Related Articles:
How to Measure for Tall Boots
How to Care for Tall Boots
How to Measure for Tall Boots
You'll need a helper and a cloth measuring tape to take accurate measurements.

  • Wear the breeches and socks that you're most likely to wear with your new boots.
  • Sit in a straight chair with your stocking feet flat on the floor and knees at a 90 degree angle.
  • For calf width, have your helper measure the circumference of your calf at its widest point.

  • Note: Do not add increments to your calf measurement. Boot leather stretches as it breaks in. New boots should fit snugly and should be slightly difficult to put on. If the boots are too large when you purchase them, they will only become looser over time and will increase the risk of the boot dropping too much resulting in a shortened height.

  • For boot height, have your helper measure from the floor to the back of your knee.

  • Boot height is a matter of personal preference. Some riders prefer a very tall boot, while others prefer a shorter boot. In general, for field boots you'll want to add 1 1/2 to 2 inches to your height measurement. For a moderately stiff dressage boot, you'll want to add 1 1/4 to 1 1/2 inches. Also, check the riding boot size chart on the ordering tab for your desired brand of boots to determine whether you should make any specific height adjustments.

    Note: Styles in both field and dress boots that feature a Spanish top help to create an elongated look as up to 1 to 1 1/2 inches of curved leather is added to the outside of the top of the boot. A Spanish top is cut higher and more curved than a regular boot top.

  • Match your calf width and height measurements to the riding boot sizing chart pertaining to the brand of boot you wish to order.

If you're considering zippered boots, look for a calf measurement that is as close to or a smidge over your measurement to avoid stressing the zippers. If your calf measurement is as little as 1/8 inch wider than the calf measurement listed for your expected size, you may want to consider the next size up or you may have problems with the boot zippers. If the next size up seems as though it will be too wide for your calf and the boot would be too loose, then consider another boot that will fit your leg better. It is not uncommon when choosing from stock tall boots for riders to consider all size charts and all manufacturers to find their optimal boot.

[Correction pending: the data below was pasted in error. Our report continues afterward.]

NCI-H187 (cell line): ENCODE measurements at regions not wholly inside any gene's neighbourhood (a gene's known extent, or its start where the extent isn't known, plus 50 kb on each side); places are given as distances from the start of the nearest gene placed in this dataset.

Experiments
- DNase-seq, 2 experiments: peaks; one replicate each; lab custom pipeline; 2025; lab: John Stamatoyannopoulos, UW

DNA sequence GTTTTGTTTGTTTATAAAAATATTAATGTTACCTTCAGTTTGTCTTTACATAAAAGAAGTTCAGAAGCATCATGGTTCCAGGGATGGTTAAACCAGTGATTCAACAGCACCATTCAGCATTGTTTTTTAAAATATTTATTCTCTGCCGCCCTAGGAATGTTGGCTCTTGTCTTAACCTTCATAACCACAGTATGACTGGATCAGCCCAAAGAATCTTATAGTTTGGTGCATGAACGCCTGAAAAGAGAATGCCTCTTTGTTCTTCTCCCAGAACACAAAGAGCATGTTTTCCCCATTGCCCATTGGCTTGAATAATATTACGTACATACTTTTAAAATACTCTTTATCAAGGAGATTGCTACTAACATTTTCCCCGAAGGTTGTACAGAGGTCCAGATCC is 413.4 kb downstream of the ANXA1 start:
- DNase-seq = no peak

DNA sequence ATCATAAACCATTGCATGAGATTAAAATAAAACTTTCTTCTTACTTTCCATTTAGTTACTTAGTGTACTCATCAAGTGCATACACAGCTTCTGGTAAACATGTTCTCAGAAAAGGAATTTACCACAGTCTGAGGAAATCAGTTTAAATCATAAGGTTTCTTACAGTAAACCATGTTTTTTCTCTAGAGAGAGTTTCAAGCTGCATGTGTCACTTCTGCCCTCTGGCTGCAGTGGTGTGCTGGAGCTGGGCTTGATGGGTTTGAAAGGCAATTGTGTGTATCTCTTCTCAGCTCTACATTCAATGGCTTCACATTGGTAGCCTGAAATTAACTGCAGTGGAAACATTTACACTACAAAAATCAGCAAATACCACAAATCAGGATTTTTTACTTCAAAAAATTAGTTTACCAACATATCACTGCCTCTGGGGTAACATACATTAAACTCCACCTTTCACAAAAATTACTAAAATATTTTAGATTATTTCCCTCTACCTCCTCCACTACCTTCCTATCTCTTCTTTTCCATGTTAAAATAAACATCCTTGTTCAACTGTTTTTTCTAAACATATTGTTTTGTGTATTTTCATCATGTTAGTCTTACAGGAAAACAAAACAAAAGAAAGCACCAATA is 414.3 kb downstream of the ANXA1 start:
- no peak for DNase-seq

Shoe size pertains to your usual size for footwear. Some riders choose to go up a foot size if their desired boot height is not available with their regular size. Extra space in the foot can be taken up with an extra foot bed, gel sole or air cushion.

Note: For boots that are offered in whole foot sizes, factor the type of sock you plan to wear into your decision. For example, if you normally wear size 7 1/2 shoe but the boot you wish to order is offered in whole sizes, the thickness of your socks will determine the correct size to order. For heavy, thick socks, you would choose a size 8; for average, thin socks you would choose a size 7.
How to Clean Your Riding Boots

Regularly give your boots a thorough cleaning, conditioning or shining using only products and brushes designed specifically for boot leather. Do not use glycerin soap, a tack cleaner or a household cleaner on any part of your boot or its sole.

You'll want to wipe dirt, manure and horse sweat from the surface of your boots after every ride using a barely damp cloth or sponge. If there's dirt on the welt stitching and zipper, try using a soft-bristled brush. Use a stiff-bristled brush to remove caked material from outsoles. Keep in mind that any contaminants left on boot leather leech moisture, promote cracking and weaken or rot the stitching. Additionally, hardened dust and dirt from previous rides cause premature wear and abrasions, and grit in zipper teeth can prevent proper functioning. If you wear spurs, unbuckle the spur straps to clean the leather underneath them.

You'll want to use a soft rag to apply a boot cream or boot polish to the clean, dry leather. Let the product absorb into the leather for several minutes and avoid putting polish on zipper teeth. Buff boots with a polishing brush followed by buffing with another clean rag until the boot is shiny. Be sure to use a gentle brush to remove polish from welt stitching. Always check to see what kind of polish and brush your boot manufacturer recommends. Some manufacturers supply products that work best on their boot leather.

For thorough zipper care, vacuum or brush away debris before applying a thin coat of Zipper-Ease®, the stick lubricant that rubs on like a crayon and extends the life of your zippers.